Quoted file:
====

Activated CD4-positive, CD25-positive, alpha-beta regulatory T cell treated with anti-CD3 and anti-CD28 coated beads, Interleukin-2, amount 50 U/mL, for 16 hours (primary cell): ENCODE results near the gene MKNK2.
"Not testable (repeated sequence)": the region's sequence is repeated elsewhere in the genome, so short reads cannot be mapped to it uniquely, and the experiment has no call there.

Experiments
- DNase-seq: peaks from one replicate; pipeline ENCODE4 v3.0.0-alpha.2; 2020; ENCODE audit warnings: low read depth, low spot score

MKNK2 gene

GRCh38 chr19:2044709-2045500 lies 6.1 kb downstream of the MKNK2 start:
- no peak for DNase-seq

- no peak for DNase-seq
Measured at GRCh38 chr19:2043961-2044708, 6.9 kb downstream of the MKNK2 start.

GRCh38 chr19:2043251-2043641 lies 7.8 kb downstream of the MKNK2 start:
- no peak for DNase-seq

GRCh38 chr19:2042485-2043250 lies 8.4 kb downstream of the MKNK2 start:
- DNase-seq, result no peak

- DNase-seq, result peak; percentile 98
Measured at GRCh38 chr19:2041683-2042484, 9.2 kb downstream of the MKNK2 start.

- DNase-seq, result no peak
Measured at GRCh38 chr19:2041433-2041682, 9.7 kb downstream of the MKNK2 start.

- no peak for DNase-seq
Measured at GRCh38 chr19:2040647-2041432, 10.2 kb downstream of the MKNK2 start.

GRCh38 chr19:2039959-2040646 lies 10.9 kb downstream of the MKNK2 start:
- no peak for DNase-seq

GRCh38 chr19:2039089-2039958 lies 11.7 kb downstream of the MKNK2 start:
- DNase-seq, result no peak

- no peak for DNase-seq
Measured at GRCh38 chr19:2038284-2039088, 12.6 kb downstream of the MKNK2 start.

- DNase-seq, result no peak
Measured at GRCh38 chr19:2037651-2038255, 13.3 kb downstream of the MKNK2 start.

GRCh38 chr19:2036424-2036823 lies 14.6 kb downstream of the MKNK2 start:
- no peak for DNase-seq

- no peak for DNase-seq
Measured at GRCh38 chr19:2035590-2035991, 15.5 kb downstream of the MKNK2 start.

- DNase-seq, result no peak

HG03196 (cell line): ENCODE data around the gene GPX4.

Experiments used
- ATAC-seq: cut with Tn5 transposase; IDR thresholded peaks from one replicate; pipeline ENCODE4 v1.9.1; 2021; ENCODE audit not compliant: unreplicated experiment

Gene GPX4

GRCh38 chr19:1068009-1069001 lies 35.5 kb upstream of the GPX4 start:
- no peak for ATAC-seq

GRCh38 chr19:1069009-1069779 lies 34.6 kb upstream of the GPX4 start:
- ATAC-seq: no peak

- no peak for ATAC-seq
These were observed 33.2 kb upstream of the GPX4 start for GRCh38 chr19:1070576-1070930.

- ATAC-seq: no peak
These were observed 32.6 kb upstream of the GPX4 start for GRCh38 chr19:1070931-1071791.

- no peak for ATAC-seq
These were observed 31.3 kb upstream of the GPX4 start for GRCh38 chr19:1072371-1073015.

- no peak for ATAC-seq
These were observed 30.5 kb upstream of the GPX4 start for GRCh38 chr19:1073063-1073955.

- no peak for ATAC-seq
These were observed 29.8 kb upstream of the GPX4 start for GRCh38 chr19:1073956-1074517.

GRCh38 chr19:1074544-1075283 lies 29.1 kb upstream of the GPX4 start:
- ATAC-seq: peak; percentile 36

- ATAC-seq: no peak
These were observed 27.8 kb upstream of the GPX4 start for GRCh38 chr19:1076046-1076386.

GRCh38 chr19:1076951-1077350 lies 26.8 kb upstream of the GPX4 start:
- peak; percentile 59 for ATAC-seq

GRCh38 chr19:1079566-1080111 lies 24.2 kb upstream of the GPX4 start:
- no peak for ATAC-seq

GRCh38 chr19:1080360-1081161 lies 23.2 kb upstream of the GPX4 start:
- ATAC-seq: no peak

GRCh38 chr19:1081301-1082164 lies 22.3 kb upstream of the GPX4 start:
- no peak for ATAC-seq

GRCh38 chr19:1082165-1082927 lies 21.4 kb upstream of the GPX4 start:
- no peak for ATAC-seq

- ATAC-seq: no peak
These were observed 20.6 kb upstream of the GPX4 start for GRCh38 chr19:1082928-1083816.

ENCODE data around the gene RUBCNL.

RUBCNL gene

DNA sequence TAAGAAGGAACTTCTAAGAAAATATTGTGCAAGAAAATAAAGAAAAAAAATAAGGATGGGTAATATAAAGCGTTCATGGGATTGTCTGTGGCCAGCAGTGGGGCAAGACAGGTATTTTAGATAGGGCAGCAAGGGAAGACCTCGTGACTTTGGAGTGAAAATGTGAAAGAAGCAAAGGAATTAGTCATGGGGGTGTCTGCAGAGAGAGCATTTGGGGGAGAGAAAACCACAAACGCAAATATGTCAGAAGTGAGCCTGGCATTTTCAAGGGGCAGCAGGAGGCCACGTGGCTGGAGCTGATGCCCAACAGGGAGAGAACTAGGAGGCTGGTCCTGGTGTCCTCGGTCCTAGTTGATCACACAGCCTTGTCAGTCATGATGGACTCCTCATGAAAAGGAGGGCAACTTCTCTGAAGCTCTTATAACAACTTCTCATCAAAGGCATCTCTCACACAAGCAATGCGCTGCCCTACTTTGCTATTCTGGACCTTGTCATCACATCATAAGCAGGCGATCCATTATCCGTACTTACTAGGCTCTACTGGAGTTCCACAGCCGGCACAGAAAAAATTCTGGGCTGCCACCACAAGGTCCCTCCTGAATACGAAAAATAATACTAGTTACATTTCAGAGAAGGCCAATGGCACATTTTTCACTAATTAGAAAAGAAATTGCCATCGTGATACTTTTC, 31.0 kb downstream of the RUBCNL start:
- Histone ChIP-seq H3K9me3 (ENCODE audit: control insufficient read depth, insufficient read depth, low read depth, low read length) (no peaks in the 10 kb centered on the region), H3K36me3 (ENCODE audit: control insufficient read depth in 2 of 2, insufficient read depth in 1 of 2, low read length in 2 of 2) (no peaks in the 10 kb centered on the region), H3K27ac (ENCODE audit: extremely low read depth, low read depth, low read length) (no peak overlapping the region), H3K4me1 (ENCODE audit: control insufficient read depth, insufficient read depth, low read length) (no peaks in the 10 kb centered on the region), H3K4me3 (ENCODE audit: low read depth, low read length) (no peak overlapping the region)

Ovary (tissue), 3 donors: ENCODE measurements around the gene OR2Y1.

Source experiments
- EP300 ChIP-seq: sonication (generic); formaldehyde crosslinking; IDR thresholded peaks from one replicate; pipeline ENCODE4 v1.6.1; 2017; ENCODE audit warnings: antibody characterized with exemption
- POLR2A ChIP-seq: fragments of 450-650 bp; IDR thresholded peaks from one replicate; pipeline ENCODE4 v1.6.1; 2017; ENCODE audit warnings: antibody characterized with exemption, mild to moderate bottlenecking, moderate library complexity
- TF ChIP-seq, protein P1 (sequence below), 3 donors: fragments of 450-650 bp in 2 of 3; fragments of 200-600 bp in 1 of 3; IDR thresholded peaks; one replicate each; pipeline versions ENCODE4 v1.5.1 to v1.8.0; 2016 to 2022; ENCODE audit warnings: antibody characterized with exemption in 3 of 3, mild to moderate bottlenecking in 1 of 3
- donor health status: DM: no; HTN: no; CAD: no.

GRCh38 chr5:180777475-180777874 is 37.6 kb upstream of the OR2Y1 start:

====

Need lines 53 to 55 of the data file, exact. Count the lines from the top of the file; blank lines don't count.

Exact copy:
- ATAC-seq: no peak
These were observed 27.8 kb upstream of the GPX4 start for GRCh38 chr19:1076046-1076386.

GRCh38 chr19:1076951-1077350 lies 26.8 kb upstream of the GPX4 start: